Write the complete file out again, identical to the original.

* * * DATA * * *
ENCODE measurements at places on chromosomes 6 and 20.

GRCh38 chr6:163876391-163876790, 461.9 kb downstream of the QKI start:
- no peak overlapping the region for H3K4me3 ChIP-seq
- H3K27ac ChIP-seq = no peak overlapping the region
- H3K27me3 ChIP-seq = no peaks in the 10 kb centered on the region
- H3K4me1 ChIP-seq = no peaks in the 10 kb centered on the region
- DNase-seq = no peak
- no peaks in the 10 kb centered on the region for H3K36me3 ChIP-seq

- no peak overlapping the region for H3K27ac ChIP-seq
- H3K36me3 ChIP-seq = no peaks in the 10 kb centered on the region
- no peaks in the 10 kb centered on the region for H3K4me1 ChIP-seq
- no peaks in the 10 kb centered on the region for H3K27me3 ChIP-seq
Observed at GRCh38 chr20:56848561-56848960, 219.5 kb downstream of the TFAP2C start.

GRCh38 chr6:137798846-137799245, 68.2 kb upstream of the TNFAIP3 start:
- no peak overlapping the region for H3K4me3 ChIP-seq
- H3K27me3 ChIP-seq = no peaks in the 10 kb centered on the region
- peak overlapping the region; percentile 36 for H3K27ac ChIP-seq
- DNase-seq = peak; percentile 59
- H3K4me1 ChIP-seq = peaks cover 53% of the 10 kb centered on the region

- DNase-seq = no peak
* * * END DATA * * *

ENCODE measurements at places on chromosomes 6 and 20.

GRCh38 chr6:163876391-163876790, 461.9 kb downstream of the QKI start:
- no peak overlapping the region for H3K4me3 ChIP-seq
- H3K27ac ChIP-seq = no peak overlapping the region
- H3K27me3 ChIP-seq = no peaks in the 10 kb centered on the region
- H3K4me1 ChIP-seq = no peaks in the 10 kb centered on the region
- DNase-seq = no peak
- no peaks in the 10 kb centered on the region for H3K36me3 ChIP-seq

- no peak overlapping the region for H3K27ac ChIP-seq
- H3K36me3 ChIP-seq = no peaks in the 10 kb centered on the region
- no peaks in the 10 kb centered on the region for H3K4me1 ChIP-seq
- no peaks in the 10 kb centered on the region for H3K27me3 ChIP-seq
Observed at GRCh38 chr20:56848561-56848960, 219.5 kb downstream of the TFAP2C start.

GRCh38 chr6:137798846-137799245, 68.2 kb upstream of the TNFAIP3 start:
- no peak overlapping the region for H3K4me3 ChIP-seq
- H3K27me3 ChIP-seq = no peaks in the 10 kb centered on the region
- peak overlapping the region; percentile 36 for H3K27ac ChIP-seq
- DNase-seq = peak; percentile 59
- H3K4me1 ChIP-seq = peaks cover 53% of the 10 kb centered on the region

- DNase-seq = no peak